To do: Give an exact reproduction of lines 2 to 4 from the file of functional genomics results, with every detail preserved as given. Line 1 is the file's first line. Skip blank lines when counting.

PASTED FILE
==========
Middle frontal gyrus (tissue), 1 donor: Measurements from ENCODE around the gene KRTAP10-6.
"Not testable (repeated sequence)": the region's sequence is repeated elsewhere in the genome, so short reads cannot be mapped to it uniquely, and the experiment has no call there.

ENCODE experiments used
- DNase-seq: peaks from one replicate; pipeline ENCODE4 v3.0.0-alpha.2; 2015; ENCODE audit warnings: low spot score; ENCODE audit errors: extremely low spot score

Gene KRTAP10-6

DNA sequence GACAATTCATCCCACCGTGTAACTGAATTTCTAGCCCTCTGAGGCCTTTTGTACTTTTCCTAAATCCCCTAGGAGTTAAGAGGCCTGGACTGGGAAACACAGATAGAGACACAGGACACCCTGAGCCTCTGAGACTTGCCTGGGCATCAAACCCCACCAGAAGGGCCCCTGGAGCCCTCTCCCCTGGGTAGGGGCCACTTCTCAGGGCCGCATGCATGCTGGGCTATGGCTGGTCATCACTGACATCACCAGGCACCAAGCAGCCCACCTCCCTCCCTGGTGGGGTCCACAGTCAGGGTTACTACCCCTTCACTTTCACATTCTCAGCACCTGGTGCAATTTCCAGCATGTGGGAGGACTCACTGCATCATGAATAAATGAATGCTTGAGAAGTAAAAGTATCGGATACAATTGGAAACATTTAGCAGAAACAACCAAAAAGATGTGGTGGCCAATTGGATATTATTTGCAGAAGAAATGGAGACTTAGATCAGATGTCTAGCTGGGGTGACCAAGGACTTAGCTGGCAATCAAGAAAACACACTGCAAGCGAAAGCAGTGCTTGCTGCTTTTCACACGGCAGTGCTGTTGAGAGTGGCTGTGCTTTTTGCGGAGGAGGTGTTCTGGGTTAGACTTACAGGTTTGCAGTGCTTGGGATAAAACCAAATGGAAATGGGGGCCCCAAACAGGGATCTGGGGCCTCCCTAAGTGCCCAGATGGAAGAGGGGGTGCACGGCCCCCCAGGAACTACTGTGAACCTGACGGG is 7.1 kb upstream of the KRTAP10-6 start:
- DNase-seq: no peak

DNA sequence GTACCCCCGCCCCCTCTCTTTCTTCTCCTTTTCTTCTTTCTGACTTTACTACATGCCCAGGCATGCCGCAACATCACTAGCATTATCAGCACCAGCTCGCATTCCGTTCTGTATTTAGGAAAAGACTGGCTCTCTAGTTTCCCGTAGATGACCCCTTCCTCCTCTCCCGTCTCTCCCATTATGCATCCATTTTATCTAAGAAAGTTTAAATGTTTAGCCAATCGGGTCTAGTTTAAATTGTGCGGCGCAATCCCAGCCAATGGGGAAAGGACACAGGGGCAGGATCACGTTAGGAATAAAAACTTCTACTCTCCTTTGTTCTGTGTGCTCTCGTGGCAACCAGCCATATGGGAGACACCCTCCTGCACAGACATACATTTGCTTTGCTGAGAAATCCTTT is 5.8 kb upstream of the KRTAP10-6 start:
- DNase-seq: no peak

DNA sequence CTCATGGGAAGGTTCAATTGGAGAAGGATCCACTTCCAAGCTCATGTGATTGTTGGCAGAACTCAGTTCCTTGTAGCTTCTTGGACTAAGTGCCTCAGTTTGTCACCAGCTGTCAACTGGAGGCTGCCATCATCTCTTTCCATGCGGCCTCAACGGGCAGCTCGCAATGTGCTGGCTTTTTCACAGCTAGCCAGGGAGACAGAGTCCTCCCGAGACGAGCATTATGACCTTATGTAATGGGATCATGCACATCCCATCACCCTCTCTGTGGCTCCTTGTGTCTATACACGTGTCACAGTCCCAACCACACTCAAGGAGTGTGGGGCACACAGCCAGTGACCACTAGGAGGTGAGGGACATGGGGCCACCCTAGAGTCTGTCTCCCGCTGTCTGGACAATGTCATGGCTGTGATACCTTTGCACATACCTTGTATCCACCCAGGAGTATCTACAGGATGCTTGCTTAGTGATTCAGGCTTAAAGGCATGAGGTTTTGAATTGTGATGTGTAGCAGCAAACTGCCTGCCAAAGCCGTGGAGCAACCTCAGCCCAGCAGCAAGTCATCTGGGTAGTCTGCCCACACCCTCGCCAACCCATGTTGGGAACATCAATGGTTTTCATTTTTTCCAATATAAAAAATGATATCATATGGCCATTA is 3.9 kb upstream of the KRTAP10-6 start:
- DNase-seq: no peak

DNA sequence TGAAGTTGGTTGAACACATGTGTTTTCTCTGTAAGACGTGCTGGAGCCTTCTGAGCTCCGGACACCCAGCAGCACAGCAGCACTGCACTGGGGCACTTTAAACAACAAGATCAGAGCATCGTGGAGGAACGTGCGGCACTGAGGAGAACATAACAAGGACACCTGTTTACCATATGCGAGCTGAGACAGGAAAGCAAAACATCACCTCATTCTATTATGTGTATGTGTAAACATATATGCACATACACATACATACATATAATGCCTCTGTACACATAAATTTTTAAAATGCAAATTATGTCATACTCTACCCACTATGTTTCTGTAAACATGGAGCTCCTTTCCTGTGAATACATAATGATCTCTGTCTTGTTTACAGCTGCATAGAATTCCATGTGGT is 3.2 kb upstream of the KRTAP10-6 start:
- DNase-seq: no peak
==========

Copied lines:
"Not testable (repeated sequence)": the region's sequence is repeated elsewhere in the genome, so short reads cannot be mapped to it uniquely, and the experiment has no call there.

ENCODE experiments used
- DNase-seq: peaks from one replicate; pipeline ENCODE4 v3.0.0-alpha.2; 2015; ENCODE audit warnings: low spot score; ENCODE audit errors: extremely low spot score